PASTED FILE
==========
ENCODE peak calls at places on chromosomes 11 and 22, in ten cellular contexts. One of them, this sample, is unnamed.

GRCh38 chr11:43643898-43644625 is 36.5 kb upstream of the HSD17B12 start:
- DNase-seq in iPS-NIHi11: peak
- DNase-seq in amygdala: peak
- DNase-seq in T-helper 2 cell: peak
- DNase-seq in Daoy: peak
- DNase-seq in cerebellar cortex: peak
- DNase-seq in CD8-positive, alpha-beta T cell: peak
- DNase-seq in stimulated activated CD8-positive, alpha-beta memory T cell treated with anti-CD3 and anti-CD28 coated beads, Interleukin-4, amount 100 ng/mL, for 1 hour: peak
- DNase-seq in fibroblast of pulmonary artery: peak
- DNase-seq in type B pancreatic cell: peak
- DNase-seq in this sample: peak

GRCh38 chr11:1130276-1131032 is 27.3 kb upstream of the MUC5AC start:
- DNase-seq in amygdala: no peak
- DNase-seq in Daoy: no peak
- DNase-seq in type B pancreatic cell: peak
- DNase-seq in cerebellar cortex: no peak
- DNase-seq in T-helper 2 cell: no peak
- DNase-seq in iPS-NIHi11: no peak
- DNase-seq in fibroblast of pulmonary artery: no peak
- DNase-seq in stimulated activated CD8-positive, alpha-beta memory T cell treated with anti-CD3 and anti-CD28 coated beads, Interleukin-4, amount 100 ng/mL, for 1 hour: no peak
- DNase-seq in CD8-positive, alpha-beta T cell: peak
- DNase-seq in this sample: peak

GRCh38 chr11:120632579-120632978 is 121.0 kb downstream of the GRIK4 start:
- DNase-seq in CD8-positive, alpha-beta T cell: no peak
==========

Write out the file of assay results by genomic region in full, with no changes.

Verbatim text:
ENCODE peak calls at places on chromosomes 11 and 22, in ten cellular contexts. One of them, this sample, is unnamed.

GRCh38 chr11:43643898-43644625 is 36.5 kb upstream of the HSD17B12 start:
- DNase-seq in iPS-NIHi11: peak
- DNase-seq in amygdala: peak
- DNase-seq in T-helper 2 cell: peak
- DNase-seq in Daoy: peak
- DNase-seq in cerebellar cortex: peak
- DNase-seq in CD8-positive, alpha-beta T cell: peak
- DNase-seq in stimulated activated CD8-positive, alpha-beta memory T cell treated with anti-CD3 and anti-CD28 coated beads, Interleukin-4, amount 100 ng/mL, for 1 hour: peak
- DNase-seq in fibroblast of pulmonary artery: peak
- DNase-seq in type B pancreatic cell: peak
- DNase-seq in this sample: peak

GRCh38 chr11:1130276-1131032 is 27.3 kb upstream of the MUC5AC start:
- DNase-seq in amygdala: no peak
- DNase-seq in Daoy: no peak
- DNase-seq in type B pancreatic cell: peak
- DNase-seq in cerebellar cortex: no peak
- DNase-seq in T-helper 2 cell: no peak
- DNase-seq in iPS-NIHi11: no peak
- DNase-seq in fibroblast of pulmonary artery: no peak
- DNase-seq in stimulated activated CD8-positive, alpha-beta memory T cell treated with anti-CD3 and anti-CD28 coated beads, Interleukin-4, amount 100 ng/mL, for 1 hour: no peak
- DNase-seq in CD8-positive, alpha-beta T cell: peak
- DNase-seq in this sample: peak

GRCh38 chr11:120632579-120632978 is 121.0 kb downstream of the GRIK4 start:
- DNase-seq in CD8-positive, alpha-beta T cell: no peak